The Ohio State University Medical Center is testing apps, patient portals, and tablets. Their EPIC-based patient portal, OSUMyChart, has 65,000 registered users, with 20% of last year’s inpatients signing up. They are also testing another Epic app called MyChart Bedside, aimed for use during hospital stays. OSUMC gives patients an iPad for use during their stay, with the new app focuses on the information directly related to that stay. They apparently can shop with it too.
Texting successes have been found by several organizations as well, such as for diabetes and inflammatory bowel disease, to name two Actually, texting is being used for a host of conditions, as evidenced by the HHS Text4Health projects.
Frost & Sullivan also predicted that mHealth is going to be one of the three biggest areas of growth in global healthcare, particularly citing various patient monitoring tools that can help provide innovation solutions in a variety of areas. Another mHealth survey, this one from Grand View Research, shares this optimism, predicting a compounded annual growth rate of 48% from 2014 to 2020.
We’re just starting to scratch the surface of mobile health, much less the vast amounts of data all these tracking devices will generate. It will take some time to figure out what we really want to do. All this nifty technology – apps, texts, portals, wearable monitors, even nanotechnology – are, like any technology, just tools. Clinicians and patients are going to have to figure out how to use them to get the best health outcomes.
It’s won’t be easy. PWC’s 2014 U.S. CEO survey found that 86% of healthcare CEOs think technological advances will transform their businesses in the next 5 years – and 57% are worried about the speed of technological change. Most fear their teams (both R&D and IT) are not well-prepared to make the necessary changes.
According to Statista, the average smartphone user has installed 26 apps, with the U.S. somewhat above that at 33. I like to think I’m conservative about adding apps, but I probably have double that – none of which are health-related. Way back in 2012 – an eon ago in app time – the Pew Foundation reported that 1-in-5 smartphone users had at least one health app, so I suspect more than a few of those 33 apps are health-related. Any way you look at it, though, most smartphone or tablet users are walking with a heck of a lot of apps.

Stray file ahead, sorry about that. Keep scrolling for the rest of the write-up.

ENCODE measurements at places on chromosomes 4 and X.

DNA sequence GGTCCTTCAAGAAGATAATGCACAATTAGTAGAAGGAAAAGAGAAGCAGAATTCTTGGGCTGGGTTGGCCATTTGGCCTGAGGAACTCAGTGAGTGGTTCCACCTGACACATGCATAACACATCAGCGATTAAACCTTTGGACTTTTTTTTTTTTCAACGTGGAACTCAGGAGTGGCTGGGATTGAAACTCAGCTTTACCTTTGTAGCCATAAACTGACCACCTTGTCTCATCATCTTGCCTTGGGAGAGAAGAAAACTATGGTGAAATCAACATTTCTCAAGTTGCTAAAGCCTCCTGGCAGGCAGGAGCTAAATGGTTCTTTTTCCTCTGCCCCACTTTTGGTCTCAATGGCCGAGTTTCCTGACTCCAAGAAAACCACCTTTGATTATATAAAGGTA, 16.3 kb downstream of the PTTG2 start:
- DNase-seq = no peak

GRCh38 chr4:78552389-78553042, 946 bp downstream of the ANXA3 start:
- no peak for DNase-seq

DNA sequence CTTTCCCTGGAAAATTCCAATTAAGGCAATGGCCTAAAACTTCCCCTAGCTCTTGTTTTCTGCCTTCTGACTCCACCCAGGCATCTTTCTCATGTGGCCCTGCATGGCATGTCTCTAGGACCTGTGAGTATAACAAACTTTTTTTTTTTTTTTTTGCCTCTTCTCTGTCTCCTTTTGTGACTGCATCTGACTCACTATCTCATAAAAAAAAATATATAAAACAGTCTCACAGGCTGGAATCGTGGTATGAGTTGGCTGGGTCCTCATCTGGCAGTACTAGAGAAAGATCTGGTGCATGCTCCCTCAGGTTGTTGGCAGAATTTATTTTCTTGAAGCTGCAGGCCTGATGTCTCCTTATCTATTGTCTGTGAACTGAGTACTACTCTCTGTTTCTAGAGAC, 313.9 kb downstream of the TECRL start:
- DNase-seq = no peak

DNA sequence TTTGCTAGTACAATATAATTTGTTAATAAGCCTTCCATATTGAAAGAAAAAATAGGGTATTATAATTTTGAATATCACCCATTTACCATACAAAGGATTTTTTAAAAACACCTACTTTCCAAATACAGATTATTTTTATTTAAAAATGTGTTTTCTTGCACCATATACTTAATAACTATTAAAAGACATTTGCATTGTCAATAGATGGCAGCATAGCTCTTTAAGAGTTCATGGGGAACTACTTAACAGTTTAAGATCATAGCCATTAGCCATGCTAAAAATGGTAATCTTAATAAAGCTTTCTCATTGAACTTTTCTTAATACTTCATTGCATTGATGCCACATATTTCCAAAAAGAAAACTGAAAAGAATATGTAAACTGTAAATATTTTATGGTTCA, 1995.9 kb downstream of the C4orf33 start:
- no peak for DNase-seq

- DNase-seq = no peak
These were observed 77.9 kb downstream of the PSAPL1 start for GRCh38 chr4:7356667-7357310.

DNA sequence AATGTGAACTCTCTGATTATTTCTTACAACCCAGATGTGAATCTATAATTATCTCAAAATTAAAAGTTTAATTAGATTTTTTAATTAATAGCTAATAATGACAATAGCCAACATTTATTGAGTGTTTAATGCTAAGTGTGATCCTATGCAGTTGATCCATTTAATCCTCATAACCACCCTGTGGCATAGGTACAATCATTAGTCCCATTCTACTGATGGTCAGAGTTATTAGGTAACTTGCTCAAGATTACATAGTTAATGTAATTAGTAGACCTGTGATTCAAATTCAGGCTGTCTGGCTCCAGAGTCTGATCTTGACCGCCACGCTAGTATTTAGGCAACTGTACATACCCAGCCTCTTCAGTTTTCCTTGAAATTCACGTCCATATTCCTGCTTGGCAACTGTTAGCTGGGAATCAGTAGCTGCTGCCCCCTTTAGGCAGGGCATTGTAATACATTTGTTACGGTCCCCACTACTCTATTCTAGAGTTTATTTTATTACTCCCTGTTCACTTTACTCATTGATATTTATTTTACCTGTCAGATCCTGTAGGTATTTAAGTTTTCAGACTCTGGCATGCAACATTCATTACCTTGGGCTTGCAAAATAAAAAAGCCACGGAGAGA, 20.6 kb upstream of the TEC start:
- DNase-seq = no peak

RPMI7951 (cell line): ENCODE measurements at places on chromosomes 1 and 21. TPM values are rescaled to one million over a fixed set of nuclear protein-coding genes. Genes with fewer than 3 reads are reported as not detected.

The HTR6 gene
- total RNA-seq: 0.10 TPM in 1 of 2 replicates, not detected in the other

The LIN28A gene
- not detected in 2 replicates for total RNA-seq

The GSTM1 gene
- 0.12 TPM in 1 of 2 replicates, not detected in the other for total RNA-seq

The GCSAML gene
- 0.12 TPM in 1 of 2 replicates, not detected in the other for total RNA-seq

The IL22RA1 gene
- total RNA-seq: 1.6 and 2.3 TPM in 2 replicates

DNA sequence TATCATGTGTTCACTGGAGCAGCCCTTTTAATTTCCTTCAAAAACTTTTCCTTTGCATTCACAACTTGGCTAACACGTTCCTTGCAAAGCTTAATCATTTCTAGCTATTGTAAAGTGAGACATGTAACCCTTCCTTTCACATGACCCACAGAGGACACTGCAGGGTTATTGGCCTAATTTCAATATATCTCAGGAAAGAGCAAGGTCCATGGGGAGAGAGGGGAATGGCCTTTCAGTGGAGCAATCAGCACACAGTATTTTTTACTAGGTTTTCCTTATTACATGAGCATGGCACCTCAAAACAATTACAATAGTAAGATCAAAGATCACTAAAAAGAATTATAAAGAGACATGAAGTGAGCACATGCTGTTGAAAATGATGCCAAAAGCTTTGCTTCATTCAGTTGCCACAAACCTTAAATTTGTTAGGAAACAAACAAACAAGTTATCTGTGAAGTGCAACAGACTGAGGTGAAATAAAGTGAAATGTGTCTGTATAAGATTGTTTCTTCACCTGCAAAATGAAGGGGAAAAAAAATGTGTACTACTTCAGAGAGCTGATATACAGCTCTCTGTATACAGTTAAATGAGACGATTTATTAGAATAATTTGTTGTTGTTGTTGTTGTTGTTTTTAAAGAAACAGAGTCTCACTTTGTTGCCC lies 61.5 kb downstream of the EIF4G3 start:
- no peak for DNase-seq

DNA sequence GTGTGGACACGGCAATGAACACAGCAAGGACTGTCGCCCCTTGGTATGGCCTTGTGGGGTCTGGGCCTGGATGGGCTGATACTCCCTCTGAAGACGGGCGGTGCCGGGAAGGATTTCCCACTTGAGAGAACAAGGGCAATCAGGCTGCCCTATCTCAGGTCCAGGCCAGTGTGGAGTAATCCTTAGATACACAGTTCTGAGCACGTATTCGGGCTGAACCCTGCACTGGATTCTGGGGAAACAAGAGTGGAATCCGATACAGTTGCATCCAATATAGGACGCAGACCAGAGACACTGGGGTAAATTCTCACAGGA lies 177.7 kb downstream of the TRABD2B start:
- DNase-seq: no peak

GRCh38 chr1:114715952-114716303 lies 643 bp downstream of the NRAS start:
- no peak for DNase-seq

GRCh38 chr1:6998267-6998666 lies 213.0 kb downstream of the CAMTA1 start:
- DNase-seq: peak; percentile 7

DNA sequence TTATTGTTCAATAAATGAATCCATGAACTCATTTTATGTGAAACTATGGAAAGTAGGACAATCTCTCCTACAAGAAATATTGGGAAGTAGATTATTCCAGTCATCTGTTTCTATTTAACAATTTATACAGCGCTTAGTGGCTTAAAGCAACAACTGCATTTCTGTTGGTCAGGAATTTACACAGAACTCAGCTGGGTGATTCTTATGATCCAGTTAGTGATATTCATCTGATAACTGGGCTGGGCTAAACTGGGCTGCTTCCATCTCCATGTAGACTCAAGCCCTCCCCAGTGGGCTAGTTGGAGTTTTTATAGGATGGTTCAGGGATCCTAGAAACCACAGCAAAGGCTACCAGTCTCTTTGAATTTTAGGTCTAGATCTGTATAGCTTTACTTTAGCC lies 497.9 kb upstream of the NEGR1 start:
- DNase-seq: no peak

Personally, I’ve always thought apps are sort of a transition stage, as are the distinctions between types of devices. It feels like old technology to make the user figure out which app is best for their given task, much less which device to use. In a cloud world with Siri-like agents, people should be able to focus on what they want to know or find out, and let their various devices figure out the best way to meet that need and how to present the corresponding information.
Experts now talk about “the Internet of Things” or “the Internet of Everything,” in which most everything is connected to the internet and to each other. In such a world, almost anything can be your “computer,” at any time. Cisco estimates this revolution will create $19 trillion in economic benefit and value over the next decade, which is serious money even by health care standards. If you want to try to imagine such a future, check out a recent op-ed by Robin Cook and Eric Topol, which describes a smart, connected, ubiquitous and personalized world of digital medicine, to use their term. It’s pretty cool.
Providers’ challenge isn’t in coming up with their own app – especially just to have an app -- but rather in developing their strategy of how to best take advantage of all these new options, in an integrated manner. Different patients will want different technologies, and even the same patient will want different options at different times in different places.
Sounds hard. Sounds fun!